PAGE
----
Jasper National Park continues to be a much sought-after camping destination, as evidenced by the full return to pre-COVID occupancy in campgrounds, reports Parks Canada.
Traditionally, the August long weekend is the busiest time for campers. This year, that weekend saw every first-come, first-served campground full by Friday evening, including the Overflow Camping at Snaring and at the Icefields.
This is an excellent opportunity to emphasize the importance of planning your stay here, says Pamela Clark-Bell, Jasper National Park’s manager of visitor experience.
“Planning is more important than ever, and there are tools to make sure your trip goes smoothly,” Clark-Bell said.
“Most important is to get a reservation whenever possible. Don’t leave your accommodations to chance.”
Tourism Jasper says that visitation that summer has been strong with visitor volumes on par with 2019 so far. Occupancy has also been strong but down slightly from this time last year 2022.
“However, August has been solid, with last weekend’s occupancy reaching 100 per cent for the first time since 2019,” said James Jackson, president and CEO of Tourism Jasper.
“International visitors have returned, but we are still not back to pre-pandemic levels for transborder visitation. However, with another two months of peak season volumes ahead of us, Jasper is in good shape and has healthy visitor demand.”
Clark-Bell noted that Jasper National Park has 11 campgrounds, including those two overflows, all of which totals approximately 2,000 campsites. Jasper has more campsites and campgrounds than in most campgrounds across Canada and even in places like Yellowstone.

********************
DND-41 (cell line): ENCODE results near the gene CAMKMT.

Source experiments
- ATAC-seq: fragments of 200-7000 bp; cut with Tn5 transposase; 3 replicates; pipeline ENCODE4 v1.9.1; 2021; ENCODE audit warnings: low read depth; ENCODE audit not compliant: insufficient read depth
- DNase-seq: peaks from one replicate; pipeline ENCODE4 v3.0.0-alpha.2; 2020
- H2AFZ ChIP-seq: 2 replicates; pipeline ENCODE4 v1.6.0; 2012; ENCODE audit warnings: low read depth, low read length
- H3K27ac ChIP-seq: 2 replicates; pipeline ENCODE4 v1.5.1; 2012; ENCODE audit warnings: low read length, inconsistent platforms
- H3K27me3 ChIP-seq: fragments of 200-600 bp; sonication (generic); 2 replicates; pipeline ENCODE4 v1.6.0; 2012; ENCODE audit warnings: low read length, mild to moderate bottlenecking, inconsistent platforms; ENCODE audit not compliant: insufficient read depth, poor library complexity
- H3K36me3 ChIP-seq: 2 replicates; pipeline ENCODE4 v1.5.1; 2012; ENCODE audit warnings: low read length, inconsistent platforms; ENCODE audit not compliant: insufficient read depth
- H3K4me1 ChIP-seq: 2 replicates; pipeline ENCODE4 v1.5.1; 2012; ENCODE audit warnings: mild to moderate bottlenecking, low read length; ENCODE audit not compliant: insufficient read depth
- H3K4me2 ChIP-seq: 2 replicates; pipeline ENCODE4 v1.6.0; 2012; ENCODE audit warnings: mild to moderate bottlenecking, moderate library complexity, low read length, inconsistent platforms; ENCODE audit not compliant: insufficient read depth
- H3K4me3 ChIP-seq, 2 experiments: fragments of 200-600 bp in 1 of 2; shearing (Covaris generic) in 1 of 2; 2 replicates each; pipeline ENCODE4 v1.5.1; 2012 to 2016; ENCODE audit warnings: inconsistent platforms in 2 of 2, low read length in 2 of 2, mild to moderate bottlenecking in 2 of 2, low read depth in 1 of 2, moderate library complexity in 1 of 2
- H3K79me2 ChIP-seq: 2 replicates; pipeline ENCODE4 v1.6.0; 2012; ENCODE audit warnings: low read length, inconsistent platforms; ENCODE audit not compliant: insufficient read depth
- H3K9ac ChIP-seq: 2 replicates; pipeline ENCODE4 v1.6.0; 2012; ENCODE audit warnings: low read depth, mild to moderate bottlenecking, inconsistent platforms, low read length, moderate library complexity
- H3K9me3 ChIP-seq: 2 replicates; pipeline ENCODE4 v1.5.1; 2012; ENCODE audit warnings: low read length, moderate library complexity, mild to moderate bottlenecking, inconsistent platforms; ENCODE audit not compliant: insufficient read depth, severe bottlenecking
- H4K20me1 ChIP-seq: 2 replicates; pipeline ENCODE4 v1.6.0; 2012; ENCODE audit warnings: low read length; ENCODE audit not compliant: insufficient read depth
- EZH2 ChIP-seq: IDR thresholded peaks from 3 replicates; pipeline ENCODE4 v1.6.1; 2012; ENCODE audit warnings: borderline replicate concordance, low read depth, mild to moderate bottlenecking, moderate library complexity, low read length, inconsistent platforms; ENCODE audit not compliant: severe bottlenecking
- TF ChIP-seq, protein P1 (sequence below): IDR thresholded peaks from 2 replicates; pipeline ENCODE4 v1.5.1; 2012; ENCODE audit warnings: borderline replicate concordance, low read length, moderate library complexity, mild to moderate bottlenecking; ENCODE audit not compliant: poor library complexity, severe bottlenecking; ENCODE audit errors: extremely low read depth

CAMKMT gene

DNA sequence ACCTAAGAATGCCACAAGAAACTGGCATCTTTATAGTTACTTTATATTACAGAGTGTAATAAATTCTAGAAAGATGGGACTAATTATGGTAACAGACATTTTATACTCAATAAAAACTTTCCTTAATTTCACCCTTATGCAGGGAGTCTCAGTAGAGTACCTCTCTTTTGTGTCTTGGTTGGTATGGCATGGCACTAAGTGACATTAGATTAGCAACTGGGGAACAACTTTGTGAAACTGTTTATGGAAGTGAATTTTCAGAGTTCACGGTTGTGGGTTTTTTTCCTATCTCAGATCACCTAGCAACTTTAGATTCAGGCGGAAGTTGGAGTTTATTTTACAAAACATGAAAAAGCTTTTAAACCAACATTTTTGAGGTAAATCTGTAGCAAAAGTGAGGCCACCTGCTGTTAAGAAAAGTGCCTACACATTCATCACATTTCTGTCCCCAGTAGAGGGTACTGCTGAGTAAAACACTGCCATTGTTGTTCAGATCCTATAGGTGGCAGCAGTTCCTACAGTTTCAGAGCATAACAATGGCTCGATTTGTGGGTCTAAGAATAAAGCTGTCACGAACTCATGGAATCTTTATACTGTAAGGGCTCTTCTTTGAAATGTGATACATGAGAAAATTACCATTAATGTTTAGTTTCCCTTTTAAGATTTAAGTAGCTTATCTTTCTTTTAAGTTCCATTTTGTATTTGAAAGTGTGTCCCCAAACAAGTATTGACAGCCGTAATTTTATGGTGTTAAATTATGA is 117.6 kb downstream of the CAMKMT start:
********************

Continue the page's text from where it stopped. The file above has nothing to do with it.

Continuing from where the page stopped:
For those who are aiming their sights on occupying a non-reservable campground, she suggested that they make sure to be there by Thursday before a long weekend to maximize their chances of finding a campsite.
“It’s really important that people make reservations so they can get the campsite of their choosing that best meets their needs. That’s why we really push the reservation system. Largely outside of mid-June to September long weekend, there’s still lots of light availability and lots of options for people.”
She also recommends paying attention to the JasperNow page on Parks Canada’s website. It offers the most recent campground occupancy for the 12 reservable and non-reservable (self-registration) campgrounds as well as the parking lot capacity for 15 of the park’s most popular attractions.
JasperNow is updated regularly but is not absolutely current to the moment, she continued, so people must check it frequently. If a campground looks like it is full or almost full then having alternate plans as backup is a good idea.
“Have a Plan A, B and C and try to go early or go late to the popular hikes and sites while visiting the park,” she said.
On the same note, Clark-Bell encouraged people to plan out their picnics better. She has noticed far too many people leaving their picnic tables unattended.
Parks Canada recently cautioned the public about some bear groups that have even approached visitors to Lake Annette and the trails around the Sixth Bridge at Maligne Canyon. This has led to the bears being relocated to a distant part of the park.
If bears become habituated to humans and human food then the danger to the public increases.
“It can be tempting to leave out snacks for your family to graze on while at the lake, but your kids are not the only ones who will see the grazing opportunity,” Clark-Bell said.
“Both grizzlies and black bears have been increasing their presence around popular picnic areas in Jasper, because there’s usually a guaranteed food reward. Animals can smell your food and scented items.”
Clark-Bell reminded people to keep all scented items stored properly when not in use, especially after a picnic lunch.
“The instant you leave your picnic area, so should your food,” she said.
“Put your cooler in your vehicle and enjoy the lake knowing you are keeping both yourself and bears safe.”
By Scott Hayes, Local Journalism Initiative Reporter
Original Published on Aug 18, 2023